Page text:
Lawsuits brought by former employees have become an all too common fact of doing business these days. However, by having human resource employees and supervising managers implement and follow a few best practices, you can ensure that these inevitable claims do not constantly become major issues for your dealership.
Tip #1 – Employee Handbooks – Every dealership should have an employee handbook that lays out the policies and procedures for employees and the business. This should include anti-discrimination policies, anti-harassment policies, general workplace expectations, leave policies, employee benefits, disciplinary policies, termination procedures, and much more. Handbooks should be provided to each employee upon hiring and they should acknowledge their familiarity with the same in writing. These handbooks should also be updated as needed for changes in the law or additional policies covering items not previously considered. Too often dealerships have an employee handbook and then disregard its provisions when making daily business decisions, whether in disciplining an employee, terminating an employee, or resolving interoffice disputes amongst employees. However, an employee’s attorneys will likely try to use this to their advantage when a former employee is terminated and the disciplinary action was not done in accordance with the applicable policies in the handbook. Also, the policies and any exceptions thereto should be administered fairly and consistently for all employees.
Tip #2 – Documentation, Documentation, Documentation – Dealerships should develop practices and habits, within the Human Resources department as well as by Supervisory Employees, to document everything relating to employee discipline, performance, and any other matter that may result in adverse employment action by the dealership or a lawsuit. Most dealerships do a good job of documenting a termination, but oftentimes the issues that led to the termination are not documented well. Each time a supervisor disciplines an employee or counsels them regarding a violation of policy or deficient job performance a written record should be made and placed in that employee’s file. Too often dealerships end up in litigation with a former employee and your business is left to rely on what your supervisor says versus the former employee. Documentation to support a supervisor’s statement is very compelling evidence in convincing a court or governmental agency of the correctness of your dealership’s actions. Moreover, documenting actions by supervisors at the time they are taken also helps avoid issues with employee turnover at the supervisory level (e.g., former sales manager disciplined him or her, but that manager has been fired himself and would no longer support the dealership’s position).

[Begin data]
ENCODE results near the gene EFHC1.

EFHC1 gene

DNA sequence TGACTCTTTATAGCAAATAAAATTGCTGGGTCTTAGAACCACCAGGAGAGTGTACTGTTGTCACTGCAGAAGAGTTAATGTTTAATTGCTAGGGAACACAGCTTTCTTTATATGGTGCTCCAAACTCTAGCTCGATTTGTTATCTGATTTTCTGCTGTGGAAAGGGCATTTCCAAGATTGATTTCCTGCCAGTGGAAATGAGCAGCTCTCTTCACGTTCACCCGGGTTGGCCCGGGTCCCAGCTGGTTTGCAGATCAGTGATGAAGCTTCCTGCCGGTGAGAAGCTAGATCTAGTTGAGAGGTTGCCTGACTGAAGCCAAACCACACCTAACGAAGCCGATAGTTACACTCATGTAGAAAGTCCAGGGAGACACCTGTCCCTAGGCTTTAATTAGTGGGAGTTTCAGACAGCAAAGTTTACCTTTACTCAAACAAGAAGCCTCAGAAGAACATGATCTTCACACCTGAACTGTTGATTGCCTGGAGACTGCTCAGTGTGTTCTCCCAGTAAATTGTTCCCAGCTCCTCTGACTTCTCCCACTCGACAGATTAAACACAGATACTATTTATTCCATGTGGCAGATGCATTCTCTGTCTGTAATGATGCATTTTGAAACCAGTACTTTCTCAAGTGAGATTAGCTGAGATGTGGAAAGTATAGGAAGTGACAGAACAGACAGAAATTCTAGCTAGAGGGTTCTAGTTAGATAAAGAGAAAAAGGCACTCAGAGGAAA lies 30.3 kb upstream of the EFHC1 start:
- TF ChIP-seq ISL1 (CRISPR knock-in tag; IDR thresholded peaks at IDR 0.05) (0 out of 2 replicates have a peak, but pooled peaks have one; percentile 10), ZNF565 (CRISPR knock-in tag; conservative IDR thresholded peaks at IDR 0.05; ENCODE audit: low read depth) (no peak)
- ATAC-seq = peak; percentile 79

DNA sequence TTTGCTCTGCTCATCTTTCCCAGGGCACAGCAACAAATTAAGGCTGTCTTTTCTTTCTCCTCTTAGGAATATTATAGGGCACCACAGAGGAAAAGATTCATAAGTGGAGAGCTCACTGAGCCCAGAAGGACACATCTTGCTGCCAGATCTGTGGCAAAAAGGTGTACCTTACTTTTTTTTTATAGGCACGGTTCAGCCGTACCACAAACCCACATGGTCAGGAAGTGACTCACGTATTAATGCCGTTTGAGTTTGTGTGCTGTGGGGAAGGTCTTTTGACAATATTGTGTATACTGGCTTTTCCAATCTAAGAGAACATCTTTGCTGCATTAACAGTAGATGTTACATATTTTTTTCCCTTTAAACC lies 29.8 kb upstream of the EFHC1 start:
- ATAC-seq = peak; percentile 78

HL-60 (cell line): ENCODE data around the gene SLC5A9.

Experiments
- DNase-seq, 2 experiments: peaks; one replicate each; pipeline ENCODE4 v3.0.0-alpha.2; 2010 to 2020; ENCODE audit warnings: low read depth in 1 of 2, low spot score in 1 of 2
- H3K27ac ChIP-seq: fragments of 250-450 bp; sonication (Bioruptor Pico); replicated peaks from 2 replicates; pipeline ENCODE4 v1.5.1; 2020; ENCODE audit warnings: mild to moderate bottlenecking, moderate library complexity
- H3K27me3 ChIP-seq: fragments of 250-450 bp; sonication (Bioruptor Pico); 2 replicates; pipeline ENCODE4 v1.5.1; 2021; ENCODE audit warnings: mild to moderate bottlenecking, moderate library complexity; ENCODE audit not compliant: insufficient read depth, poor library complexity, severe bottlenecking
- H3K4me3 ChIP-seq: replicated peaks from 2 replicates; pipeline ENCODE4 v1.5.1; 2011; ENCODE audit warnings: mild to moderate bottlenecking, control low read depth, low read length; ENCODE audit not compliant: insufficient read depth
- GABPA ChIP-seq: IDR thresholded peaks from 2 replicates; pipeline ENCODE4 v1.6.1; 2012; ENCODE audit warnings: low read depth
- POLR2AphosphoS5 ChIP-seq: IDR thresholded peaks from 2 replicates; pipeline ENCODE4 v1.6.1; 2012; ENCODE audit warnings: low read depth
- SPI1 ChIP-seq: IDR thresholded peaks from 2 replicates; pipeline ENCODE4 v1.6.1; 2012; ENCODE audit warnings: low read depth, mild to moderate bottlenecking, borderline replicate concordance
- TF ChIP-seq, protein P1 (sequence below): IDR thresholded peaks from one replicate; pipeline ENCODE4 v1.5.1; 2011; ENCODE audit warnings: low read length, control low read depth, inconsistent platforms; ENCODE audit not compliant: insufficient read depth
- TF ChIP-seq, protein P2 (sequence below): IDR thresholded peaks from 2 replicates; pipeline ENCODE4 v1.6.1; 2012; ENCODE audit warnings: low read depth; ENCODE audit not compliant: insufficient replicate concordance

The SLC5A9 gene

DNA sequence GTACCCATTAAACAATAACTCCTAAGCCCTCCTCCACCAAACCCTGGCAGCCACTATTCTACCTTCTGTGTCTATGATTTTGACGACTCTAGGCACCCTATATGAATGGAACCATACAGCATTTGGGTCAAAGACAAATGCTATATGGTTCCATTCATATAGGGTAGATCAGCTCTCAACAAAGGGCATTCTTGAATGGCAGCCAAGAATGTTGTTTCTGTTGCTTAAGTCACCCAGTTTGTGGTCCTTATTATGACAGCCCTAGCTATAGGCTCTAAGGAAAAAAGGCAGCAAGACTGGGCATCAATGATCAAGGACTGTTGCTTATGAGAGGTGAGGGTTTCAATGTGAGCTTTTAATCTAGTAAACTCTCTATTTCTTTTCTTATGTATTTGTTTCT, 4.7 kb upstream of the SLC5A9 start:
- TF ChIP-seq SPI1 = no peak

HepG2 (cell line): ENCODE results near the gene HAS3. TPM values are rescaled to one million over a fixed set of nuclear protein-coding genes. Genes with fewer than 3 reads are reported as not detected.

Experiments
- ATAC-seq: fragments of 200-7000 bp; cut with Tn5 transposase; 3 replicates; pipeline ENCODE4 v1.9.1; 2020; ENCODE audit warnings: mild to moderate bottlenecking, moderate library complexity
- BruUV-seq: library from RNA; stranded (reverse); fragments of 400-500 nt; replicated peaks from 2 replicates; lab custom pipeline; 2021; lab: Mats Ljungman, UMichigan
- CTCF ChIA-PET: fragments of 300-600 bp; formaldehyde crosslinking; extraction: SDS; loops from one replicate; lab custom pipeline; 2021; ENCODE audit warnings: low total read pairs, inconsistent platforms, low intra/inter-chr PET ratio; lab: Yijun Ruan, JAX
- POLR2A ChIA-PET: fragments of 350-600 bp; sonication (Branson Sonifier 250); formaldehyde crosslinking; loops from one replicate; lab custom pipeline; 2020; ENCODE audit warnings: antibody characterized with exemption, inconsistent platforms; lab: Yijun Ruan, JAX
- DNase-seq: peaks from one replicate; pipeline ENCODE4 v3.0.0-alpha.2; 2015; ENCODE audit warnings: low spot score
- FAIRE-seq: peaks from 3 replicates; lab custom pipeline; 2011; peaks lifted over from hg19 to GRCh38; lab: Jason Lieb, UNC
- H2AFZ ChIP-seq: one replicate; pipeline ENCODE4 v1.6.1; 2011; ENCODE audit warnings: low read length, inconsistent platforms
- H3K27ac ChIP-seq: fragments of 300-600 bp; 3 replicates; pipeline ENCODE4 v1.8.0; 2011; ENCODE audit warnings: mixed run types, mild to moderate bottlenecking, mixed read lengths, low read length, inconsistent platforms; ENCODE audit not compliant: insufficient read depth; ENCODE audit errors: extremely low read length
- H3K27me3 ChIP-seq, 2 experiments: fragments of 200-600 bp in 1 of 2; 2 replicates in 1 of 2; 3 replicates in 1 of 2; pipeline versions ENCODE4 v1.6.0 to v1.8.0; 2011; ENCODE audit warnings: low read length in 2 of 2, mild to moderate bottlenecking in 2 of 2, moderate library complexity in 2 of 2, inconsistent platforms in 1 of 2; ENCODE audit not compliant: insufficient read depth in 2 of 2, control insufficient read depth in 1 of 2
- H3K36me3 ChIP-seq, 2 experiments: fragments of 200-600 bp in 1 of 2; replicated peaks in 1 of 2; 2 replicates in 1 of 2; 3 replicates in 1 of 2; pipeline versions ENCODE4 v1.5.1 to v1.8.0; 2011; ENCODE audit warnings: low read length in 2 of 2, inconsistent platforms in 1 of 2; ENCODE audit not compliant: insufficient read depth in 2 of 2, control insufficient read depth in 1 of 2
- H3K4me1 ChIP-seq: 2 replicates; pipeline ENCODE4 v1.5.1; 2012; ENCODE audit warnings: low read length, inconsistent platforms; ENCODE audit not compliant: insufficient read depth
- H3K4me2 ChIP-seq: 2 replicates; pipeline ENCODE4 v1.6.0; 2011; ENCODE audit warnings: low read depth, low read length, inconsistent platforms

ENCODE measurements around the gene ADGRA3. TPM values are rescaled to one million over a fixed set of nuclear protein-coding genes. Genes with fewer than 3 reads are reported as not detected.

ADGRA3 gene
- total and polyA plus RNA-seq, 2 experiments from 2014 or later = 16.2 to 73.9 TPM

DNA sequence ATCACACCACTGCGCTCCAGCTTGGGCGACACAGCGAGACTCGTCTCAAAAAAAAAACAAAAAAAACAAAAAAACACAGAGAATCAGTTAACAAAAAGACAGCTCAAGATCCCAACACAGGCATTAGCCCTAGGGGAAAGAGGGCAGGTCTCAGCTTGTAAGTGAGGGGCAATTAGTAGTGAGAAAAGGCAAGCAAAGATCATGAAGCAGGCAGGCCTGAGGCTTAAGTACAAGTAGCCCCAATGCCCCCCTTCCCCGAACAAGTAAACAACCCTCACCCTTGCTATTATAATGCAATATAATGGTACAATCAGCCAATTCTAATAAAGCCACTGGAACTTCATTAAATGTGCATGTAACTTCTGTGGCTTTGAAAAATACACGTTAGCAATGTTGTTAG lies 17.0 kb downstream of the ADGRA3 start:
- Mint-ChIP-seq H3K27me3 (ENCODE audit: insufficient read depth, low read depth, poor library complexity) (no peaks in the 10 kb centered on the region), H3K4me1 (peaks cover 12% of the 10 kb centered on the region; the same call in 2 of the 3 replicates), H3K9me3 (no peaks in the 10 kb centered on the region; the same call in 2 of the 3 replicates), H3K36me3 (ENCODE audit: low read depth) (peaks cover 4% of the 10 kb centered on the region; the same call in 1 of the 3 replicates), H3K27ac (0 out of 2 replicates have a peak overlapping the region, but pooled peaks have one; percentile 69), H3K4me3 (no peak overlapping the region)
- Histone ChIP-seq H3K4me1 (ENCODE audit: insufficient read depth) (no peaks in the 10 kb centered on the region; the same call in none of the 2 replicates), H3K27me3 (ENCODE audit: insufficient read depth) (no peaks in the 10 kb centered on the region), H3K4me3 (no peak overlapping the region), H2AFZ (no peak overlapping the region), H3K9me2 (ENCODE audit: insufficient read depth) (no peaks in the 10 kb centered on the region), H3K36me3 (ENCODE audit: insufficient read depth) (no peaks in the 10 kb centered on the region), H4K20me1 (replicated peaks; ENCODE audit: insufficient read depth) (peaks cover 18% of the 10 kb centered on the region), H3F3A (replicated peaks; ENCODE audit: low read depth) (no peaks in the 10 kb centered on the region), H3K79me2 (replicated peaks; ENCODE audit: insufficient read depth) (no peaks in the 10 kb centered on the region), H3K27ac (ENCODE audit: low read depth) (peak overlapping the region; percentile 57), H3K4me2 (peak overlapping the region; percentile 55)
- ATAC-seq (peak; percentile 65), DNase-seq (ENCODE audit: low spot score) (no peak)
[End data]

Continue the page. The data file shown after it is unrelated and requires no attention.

Tip #3 – Invest in Insurance and Training – Insurance for employment-related lawsuits can be expensive, but in a business with as much turnover as the average car dealership experiences, these costs pale in comparison to the numerous risks for potential litigation. Employment lawsuits can result in very expensive judgments and litigation can be protracted (requiring substantial attorney fees), especially when the dealership does a poor job with documentation. Polices vary in the scope of the claims they cover, freedom given to the policyholder to settle matters or choose counsel, deductibles and more. Each dealership should consider the cost and benefits of having an insurance policy in place and discuss what might work for them with their insurance professional. Also, paying for training for both human resource employees and supervisors is an excellent investment. Training these employees upfront can help ensure that they follow best practices when dealing with potentially volatile employment situations and save you money down the line by minimizing litigation, settlements with former employees and attorney’s fees.